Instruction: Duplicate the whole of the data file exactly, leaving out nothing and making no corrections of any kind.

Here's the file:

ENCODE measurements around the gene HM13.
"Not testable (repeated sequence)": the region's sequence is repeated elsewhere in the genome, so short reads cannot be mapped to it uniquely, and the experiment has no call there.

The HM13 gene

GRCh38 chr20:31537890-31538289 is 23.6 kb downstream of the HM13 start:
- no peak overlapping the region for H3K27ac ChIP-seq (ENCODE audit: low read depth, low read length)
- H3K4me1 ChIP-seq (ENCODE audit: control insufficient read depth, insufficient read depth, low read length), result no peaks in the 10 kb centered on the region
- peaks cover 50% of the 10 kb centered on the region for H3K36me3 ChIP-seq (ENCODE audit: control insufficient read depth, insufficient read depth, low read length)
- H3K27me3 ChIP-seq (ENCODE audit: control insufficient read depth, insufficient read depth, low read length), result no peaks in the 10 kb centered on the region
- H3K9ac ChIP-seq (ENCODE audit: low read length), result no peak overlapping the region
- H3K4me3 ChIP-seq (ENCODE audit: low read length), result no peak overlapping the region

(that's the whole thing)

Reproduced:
ENCODE measurements around the gene HM13.
"Not testable (repeated sequence)": the region's sequence is repeated elsewhere in the genome, so short reads cannot be mapped to it uniquely, and the experiment has no call there.

The HM13 gene

GRCh38 chr20:31537890-31538289 is 23.6 kb downstream of the HM13 start:
- no peak overlapping the region for H3K27ac ChIP-seq (ENCODE audit: low read depth, low read length)
- H3K4me1 ChIP-seq (ENCODE audit: control insufficient read depth, insufficient read depth, low read length), result no peaks in the 10 kb centered on the region
- peaks cover 50% of the 10 kb centered on the region for H3K36me3 ChIP-seq (ENCODE audit: control insufficient read depth, insufficient read depth, low read length)
- H3K27me3 ChIP-seq (ENCODE audit: control insufficient read depth, insufficient read depth, low read length), result no peaks in the 10 kb centered on the region
- H3K9ac ChIP-seq (ENCODE audit: low read length), result no peak overlapping the region
- H3K4me3 ChIP-seq (ENCODE audit: low read length), result no peak overlapping the region